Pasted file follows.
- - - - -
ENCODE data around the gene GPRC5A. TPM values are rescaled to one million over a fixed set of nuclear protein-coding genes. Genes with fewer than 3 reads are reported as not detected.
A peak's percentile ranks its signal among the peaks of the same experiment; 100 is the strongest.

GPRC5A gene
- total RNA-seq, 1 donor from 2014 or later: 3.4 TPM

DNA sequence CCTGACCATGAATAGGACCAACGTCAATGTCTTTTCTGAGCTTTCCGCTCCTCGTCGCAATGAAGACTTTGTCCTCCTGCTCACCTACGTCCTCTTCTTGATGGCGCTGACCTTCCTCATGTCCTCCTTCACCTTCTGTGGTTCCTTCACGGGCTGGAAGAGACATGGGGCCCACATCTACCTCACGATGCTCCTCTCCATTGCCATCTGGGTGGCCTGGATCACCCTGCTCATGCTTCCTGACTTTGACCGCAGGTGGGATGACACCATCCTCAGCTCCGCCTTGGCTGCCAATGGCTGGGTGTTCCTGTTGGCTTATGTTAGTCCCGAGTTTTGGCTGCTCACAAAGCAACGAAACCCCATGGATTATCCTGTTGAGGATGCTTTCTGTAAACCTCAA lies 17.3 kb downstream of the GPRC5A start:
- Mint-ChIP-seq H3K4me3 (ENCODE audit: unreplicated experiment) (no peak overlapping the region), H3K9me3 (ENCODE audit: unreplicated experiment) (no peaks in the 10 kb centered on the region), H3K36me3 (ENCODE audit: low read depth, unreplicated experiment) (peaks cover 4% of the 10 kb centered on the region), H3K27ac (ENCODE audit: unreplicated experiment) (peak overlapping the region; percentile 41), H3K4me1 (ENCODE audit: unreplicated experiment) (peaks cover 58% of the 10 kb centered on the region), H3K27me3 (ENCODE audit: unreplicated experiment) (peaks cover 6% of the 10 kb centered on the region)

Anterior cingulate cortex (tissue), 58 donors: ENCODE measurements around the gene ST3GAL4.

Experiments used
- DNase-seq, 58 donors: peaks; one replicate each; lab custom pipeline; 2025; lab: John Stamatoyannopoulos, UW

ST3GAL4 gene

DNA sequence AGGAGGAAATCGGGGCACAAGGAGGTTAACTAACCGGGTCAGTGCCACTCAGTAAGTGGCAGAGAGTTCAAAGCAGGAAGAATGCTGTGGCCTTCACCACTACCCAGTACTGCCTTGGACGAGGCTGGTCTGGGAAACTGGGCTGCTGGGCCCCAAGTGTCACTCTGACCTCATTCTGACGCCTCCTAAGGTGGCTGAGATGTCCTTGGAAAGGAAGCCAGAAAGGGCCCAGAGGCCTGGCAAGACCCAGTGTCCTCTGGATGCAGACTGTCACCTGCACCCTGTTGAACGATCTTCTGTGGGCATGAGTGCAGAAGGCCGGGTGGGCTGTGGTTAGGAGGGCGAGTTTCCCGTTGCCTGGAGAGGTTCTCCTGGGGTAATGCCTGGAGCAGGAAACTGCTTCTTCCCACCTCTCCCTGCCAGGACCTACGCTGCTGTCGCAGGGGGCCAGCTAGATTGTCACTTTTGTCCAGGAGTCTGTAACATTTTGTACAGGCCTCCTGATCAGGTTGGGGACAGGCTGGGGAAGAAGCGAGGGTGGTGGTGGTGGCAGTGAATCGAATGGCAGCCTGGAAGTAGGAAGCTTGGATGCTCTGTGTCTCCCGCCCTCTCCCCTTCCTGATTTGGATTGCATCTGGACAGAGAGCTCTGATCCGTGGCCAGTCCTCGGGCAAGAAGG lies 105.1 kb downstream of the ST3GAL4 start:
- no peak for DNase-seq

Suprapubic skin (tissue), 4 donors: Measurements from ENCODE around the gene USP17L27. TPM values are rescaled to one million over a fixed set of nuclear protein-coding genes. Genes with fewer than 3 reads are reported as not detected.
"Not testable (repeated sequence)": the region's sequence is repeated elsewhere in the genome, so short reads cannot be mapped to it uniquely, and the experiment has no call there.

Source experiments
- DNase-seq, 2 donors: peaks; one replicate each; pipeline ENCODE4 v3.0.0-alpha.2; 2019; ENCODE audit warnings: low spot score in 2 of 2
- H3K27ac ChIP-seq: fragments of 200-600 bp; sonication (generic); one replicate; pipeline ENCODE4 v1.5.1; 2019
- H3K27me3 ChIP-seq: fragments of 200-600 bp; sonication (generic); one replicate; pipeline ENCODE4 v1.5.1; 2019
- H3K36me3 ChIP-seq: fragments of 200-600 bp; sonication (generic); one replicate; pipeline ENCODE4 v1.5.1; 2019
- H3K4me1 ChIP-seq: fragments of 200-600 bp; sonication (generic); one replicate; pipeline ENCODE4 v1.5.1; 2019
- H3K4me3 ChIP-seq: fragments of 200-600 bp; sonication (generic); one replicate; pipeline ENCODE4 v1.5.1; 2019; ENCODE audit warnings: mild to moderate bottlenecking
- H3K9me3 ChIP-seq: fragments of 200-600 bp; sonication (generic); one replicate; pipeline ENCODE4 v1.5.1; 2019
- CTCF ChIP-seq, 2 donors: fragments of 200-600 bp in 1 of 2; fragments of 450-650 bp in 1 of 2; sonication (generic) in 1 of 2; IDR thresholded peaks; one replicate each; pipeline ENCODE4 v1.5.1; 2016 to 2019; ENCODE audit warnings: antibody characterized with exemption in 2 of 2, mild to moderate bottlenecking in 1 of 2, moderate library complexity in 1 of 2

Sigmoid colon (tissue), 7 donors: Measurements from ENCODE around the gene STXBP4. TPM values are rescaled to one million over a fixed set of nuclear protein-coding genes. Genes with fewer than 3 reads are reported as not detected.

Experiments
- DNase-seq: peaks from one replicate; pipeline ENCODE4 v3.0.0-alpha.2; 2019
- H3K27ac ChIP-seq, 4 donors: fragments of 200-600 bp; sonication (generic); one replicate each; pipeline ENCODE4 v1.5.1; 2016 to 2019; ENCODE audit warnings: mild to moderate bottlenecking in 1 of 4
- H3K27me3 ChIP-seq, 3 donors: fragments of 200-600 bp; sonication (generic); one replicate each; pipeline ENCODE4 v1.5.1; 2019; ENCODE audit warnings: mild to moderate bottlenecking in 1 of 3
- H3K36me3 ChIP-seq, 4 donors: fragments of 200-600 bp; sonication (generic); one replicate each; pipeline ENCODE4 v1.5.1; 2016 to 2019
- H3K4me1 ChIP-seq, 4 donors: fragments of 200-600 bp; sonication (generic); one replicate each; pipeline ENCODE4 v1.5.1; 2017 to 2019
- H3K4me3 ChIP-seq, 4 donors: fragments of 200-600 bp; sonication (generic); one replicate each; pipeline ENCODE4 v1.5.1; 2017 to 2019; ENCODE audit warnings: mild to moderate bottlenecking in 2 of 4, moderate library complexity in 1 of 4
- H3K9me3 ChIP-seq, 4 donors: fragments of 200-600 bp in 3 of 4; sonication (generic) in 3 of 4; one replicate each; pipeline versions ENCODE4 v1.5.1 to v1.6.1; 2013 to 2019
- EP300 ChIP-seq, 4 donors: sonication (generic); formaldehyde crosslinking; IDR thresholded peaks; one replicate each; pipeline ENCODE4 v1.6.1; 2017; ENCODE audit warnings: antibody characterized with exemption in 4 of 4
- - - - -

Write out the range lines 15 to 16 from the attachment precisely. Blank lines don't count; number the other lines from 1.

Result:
Source experiments
- DNase-seq, 2 donors: peaks; one replicate each; pipeline ENCODE4 v3.0.0-alpha.2; 2019; ENCODE audit warnings: low spot score in 2 of 2